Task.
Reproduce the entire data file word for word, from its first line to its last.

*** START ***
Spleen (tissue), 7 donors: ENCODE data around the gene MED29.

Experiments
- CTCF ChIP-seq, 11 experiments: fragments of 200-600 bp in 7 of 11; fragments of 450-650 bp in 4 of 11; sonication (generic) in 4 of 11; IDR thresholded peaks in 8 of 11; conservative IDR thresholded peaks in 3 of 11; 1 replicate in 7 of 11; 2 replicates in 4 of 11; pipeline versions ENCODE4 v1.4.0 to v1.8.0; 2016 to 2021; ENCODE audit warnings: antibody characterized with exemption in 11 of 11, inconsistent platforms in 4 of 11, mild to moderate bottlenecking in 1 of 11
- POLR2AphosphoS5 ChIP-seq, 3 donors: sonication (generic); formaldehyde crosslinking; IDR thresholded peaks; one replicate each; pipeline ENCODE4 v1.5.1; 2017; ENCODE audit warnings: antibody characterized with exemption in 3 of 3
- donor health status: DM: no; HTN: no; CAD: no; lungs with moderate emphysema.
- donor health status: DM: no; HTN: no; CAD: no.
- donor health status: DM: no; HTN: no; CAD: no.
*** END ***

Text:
Spleen (tissue), 7 donors: ENCODE data around the gene MED29.

Experiments
- CTCF ChIP-seq, 11 experiments: fragments of 200-600 bp in 7 of 11; fragments of 450-650 bp in 4 of 11; sonication (generic) in 4 of 11; IDR thresholded peaks in 8 of 11; conservative IDR thresholded peaks in 3 of 11; 1 replicate in 7 of 11; 2 replicates in 4 of 11; pipeline versions ENCODE4 v1.4.0 to v1.8.0; 2016 to 2021; ENCODE audit warnings: antibody characterized with exemption in 11 of 11, inconsistent platforms in 4 of 11, mild to moderate bottlenecking in 1 of 11
- POLR2AphosphoS5 ChIP-seq, 3 donors: sonication (generic); formaldehyde crosslinking; IDR thresholded peaks; one replicate each; pipeline ENCODE4 v1.5.1; 2017; ENCODE audit warnings: antibody characterized with exemption in 3 of 3
- donor health status: DM: no; HTN: no; CAD: no; lungs with moderate emphysema.
- donor health status: DM: no; HTN: no; CAD: no.
- donor health status: DM: no; HTN: no; CAD: no.